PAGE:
Socialism and Capitalism

After you have chilled out listening to poet Gil Scott-Heron’s ‘The Revolution Will Not Be Televised’ you will be ready to read about the hefty subjects of socialism and capitalism.

Watch John Green’s crash course in Socialism and Capitalism to get a quick run down of the key differences between these ideologies.  Use the film to respond to the following questions in your blog posts.



Exam preparation for text/language analysis – whiteboard notes (7/10/2016)

Apart from the section about God Bless You, Mr Rosewater, in the exam, you will also be doing a language analysis on an article/editorial, etc.

Here are the whiteboard notes for today’s lesson:

And a few more notes (not in any order):

Part A:

When analysing an article/editorial etc., think about the language. Who is the audience for this piece?

What are the bones of this article/message?

Image – how does the image support the message?

Part B (the meaty part):

Here’s how the writer positions the audience to think or feel in a certain way.

Argument: You need a main contention and supporting statements.

If you were writing this piece, think about how you would dress up the article to position your audience to think/feel in a certain way or to do something.

How do you want the audience to feel? eg You might want them to feel sorry for you; You might want them to feel ashamed that they hadn’t spoken up earlier.

You need evidence and a case in point.


Rosewater Ch 2: Eliot pulls a Hamlet

Eliot writes to Sylvia as though he is Hamlet and she is Ophelia from Shakespeare’s play. Research the play on the internet and comment on the use of this allusion by Vonnegut.  Watch this SparkNotes video to familiarise yourself with the plot.

What aspects of the play’s themes and characters are being referenced here in the story of Eliot and Sylvia?

Money, power and the American Dream

When Kurt Vonnegut wrote God Bless You, Mr Rosewater in 1965, he was writing about an America divided by wealth.  Then, CEOs made about 20 times as much as the average worker.  By 2011 CEOs made 231 times as much as the average worker. So what has happened since then?

Check out top property prices for Manhattan in recent times (see table below) and note the sale of one of the penthouses in 740 Park Avenue, the building with the most billionaires living in it in the US.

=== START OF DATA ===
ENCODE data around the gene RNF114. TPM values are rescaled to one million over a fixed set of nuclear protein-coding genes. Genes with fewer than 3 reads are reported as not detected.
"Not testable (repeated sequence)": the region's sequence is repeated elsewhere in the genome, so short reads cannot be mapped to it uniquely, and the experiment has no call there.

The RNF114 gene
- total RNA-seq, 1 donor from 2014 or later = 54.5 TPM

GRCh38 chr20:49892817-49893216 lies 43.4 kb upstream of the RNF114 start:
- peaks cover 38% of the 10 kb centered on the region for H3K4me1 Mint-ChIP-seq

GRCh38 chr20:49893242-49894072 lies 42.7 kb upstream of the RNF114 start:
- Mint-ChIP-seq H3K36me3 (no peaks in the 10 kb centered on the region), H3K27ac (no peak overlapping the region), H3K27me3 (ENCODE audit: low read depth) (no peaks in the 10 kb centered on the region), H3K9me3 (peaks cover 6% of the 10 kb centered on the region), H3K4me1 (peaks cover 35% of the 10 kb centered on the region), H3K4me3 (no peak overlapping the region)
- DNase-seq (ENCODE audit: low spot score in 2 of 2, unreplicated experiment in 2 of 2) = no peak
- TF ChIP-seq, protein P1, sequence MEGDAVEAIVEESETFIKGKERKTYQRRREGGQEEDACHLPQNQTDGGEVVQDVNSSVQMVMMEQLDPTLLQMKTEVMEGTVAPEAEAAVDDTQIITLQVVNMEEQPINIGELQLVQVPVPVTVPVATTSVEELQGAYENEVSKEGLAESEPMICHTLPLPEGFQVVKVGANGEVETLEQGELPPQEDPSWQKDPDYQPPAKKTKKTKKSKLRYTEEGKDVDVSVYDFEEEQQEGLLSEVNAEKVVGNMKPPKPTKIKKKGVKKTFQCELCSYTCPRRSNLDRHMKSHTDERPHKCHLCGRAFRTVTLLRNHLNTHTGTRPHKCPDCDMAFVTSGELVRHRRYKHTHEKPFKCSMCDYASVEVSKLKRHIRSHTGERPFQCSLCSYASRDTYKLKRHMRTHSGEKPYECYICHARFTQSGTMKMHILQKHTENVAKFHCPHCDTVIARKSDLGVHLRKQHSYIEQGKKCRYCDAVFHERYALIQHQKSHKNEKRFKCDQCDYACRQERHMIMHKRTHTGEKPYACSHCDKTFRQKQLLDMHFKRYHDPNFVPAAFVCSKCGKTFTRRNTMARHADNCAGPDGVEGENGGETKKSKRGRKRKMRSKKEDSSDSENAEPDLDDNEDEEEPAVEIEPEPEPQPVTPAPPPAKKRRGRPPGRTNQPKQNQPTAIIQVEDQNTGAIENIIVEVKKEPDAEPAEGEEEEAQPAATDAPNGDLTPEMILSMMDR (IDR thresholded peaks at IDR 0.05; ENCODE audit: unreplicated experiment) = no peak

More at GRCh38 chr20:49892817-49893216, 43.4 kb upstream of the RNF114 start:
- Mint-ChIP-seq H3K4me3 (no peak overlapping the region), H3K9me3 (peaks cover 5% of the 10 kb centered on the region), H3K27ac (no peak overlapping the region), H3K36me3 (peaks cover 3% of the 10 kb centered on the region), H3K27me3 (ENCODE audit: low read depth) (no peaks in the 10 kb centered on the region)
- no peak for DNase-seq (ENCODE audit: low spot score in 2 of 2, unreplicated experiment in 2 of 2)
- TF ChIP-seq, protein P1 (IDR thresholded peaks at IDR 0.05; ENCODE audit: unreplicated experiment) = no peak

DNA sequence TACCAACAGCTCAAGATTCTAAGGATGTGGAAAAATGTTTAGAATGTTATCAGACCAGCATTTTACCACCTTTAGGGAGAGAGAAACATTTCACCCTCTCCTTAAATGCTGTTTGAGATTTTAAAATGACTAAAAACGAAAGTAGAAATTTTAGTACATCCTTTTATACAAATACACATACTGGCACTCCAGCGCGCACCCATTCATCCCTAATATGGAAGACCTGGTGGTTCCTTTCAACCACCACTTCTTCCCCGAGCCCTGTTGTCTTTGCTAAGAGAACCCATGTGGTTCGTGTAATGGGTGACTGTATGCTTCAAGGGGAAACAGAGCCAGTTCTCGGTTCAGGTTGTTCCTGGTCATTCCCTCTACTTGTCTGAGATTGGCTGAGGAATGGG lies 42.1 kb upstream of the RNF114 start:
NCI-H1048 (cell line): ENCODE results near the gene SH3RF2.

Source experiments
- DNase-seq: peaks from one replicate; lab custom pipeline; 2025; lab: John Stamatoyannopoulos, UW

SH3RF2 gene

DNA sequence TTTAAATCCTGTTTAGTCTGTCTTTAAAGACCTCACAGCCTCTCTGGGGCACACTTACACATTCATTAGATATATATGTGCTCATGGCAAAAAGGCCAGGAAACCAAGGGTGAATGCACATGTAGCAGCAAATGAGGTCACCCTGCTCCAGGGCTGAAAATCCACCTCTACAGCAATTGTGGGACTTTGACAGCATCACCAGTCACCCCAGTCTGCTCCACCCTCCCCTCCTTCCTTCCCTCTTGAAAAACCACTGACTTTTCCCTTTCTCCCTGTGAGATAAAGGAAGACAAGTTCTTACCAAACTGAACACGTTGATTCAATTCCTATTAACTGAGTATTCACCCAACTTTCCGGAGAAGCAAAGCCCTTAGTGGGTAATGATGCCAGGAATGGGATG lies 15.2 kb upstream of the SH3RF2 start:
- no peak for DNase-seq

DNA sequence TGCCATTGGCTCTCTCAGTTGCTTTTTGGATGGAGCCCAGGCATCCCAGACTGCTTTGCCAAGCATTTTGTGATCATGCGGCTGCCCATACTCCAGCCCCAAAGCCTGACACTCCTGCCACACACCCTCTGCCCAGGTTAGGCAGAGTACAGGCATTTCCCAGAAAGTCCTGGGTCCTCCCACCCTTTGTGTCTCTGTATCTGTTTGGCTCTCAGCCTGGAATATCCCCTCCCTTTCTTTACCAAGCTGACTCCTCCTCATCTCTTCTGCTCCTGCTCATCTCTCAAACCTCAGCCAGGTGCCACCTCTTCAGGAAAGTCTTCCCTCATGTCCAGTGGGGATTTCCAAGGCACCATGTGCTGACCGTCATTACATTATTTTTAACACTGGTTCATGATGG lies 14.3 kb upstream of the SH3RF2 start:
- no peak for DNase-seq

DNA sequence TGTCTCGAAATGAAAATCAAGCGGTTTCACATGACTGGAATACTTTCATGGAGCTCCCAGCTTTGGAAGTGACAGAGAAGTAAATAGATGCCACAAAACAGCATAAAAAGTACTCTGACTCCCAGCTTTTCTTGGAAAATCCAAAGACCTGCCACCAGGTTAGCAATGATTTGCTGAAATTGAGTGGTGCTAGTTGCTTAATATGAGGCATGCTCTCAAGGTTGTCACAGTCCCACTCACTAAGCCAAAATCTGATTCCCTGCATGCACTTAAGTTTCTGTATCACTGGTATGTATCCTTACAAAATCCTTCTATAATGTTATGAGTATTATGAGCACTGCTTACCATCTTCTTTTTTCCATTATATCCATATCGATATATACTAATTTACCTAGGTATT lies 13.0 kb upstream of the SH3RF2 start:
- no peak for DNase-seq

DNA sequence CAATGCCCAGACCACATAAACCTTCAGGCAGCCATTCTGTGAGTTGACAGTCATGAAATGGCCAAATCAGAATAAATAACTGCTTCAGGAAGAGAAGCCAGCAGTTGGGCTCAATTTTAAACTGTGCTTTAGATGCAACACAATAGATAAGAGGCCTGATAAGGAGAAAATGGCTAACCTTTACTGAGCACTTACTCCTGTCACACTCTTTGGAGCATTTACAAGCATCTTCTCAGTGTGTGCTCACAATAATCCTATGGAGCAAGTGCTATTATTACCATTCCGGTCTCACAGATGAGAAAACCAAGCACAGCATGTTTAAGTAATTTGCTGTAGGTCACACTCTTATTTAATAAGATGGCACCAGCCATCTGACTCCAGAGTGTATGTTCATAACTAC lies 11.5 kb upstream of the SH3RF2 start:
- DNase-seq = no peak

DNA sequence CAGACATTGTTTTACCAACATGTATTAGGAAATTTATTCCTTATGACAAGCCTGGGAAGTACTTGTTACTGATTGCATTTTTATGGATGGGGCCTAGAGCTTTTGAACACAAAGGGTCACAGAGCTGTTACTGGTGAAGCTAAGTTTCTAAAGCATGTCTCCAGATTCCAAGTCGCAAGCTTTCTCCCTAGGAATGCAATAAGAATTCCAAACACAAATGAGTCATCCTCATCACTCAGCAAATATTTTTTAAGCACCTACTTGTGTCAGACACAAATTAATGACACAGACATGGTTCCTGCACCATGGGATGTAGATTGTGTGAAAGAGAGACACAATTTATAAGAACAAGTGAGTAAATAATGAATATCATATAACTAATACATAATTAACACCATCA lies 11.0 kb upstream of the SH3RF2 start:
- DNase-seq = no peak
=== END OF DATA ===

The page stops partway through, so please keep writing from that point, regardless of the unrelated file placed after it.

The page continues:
Built in 1929 by Jacqueline Kennedy Onassis’s grandfather, this building of 31 residences is one of the world’s most exclusive places to live.


So who lives here, at 740 Park Avenue, New York?  The answer is: not just anyone.  One has to apply to buy a residence and must demonstrate a liquid net worth of 100 million dollars to be considered by the co-op.

Watch the WhyPoverty documentary Park Avenue: Money, Power and the American Dream to learn about how the wealth divide has deepened in America.  Find out how money talks in the halls of power in Washington and how the capacity for people born into extreme poverty to move out of their situation is now harder than ever…

Capitalism and Socialism

Even though he was but a callow youth when The Smiths’ sang their rebellious Shoplifters of the World Unite ,the song’s allusion to the Communist slogan: ‘Workers of the world, unite’ was not lost on Mr Bryant.  Bring your understanding of these ideologies up to his level with the following material.


Watch John Green’s ‘Capitalism and Socialism: Crash Course World History #33’ whirlwind 10 minute lecture on the history of capitalism and socialism.  Be prepared to rewatch and pause to let the learning sink in.

Consider the following and answer them after(or while) watching the film:

  1. What is the definition provided by Green of capitalism?
  2. How did capital investment and advances in technology help to grow?
  3. What are some of the advantages of early capitalism outlined?
  4. What are some of the disadvantages of early capitalism outlined?
  5. What are some of the capitalist values that evolved from early forms of capitalism?  How did these values promote the idea that individuals were born consumers?
  6. What were some of the problems associated with capitalism in the 19th Century?
  7. What were some of the beliefs of the 19th Century socialists?
  8. What were some of Karl Marx’s main criticisms of capitalism?
  9. What is class consciousness?
  10. What is class struggle?
  11. How did Marx’s view of humans underpin his socialist ideas?  How do these ideas oppose the versions of capitalism that promote life and the economy as a competition and that humans are inherently self-interested?
  12. What does green see as the areas in which industrial capitalism and socialism are still competing?

To consolidate your understanding of these ideas watch ‘What is Capitalism? Parts 1 & 2 by The School of Life.

What is Capitalism? PART 1

  1. What is the video’s definition of capitalism?
  2. According to the video, how did capitalism evolve from feudalism?

What is Capitalism? PART 2

  1.  What does the video suggest are some of the reasons for the success of capitalism?
  2. According to the video what are some of the more sinister aspects of the capitalist model of success?


Considering God Bless You Mr Rosewater:

  1. Which characters do you believe Vonnegut has associated with some of the capitalist ideals outlined in the videos.
  2. Which characters do you believe Vonnegut has associated with some of the socialist ideals outlined in the videos?